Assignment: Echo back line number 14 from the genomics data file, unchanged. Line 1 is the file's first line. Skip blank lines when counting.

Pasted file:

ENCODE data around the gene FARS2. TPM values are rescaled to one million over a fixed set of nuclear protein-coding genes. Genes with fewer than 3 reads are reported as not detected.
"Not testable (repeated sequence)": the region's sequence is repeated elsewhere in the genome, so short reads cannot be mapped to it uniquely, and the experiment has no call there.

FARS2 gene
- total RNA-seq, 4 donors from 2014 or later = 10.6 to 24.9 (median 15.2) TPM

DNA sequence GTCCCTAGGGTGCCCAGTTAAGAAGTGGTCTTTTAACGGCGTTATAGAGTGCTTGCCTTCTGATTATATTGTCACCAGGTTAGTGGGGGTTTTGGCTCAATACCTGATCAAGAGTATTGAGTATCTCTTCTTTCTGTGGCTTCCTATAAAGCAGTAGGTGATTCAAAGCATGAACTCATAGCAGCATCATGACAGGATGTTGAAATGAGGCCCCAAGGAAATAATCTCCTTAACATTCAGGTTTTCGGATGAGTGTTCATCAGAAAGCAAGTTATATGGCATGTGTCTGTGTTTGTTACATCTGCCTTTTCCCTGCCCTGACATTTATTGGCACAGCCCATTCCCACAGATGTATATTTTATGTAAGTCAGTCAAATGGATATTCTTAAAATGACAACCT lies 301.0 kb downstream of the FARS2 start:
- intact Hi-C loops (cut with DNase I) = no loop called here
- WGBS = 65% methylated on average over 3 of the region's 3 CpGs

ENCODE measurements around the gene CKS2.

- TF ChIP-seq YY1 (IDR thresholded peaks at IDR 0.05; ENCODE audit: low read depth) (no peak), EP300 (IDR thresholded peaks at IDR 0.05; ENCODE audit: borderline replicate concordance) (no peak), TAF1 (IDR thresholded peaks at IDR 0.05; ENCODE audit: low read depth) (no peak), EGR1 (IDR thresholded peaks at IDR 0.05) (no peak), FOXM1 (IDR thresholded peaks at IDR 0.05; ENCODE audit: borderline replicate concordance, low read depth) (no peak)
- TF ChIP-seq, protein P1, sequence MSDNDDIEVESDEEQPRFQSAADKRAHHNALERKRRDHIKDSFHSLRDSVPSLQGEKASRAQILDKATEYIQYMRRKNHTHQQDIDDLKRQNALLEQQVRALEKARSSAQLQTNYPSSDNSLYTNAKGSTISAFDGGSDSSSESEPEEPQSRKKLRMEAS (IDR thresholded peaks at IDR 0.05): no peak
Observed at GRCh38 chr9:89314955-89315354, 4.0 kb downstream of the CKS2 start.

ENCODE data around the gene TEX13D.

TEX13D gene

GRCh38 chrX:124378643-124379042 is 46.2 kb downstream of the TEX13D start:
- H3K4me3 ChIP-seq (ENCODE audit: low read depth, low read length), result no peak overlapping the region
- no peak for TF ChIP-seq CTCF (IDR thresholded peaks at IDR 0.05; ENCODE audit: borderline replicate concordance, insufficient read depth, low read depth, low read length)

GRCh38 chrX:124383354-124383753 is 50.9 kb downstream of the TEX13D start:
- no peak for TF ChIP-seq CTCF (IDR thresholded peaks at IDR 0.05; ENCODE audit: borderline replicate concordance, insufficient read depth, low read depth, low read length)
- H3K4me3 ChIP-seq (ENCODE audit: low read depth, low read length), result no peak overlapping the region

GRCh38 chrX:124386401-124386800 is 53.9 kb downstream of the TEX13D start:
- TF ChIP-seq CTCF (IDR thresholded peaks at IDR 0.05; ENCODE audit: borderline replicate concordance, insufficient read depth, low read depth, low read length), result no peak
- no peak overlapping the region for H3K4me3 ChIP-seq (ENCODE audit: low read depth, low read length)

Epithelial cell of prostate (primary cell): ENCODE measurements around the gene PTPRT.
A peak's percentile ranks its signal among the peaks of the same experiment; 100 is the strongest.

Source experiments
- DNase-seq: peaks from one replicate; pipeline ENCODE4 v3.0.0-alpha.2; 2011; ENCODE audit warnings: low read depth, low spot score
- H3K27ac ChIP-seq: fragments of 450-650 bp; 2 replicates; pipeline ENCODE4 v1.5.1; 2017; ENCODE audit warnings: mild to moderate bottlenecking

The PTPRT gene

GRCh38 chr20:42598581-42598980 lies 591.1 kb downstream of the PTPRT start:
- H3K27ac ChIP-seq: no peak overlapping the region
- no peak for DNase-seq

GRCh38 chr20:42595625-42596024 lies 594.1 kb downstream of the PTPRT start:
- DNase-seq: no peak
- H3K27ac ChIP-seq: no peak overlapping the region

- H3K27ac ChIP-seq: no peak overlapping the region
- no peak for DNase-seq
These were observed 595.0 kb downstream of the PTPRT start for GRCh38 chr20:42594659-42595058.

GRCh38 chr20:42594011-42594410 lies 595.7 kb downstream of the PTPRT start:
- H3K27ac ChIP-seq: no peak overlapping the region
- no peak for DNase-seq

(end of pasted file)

GRCh38 chrX:124378643-124379042 is 46.2 kb downstream of the TEX13D start: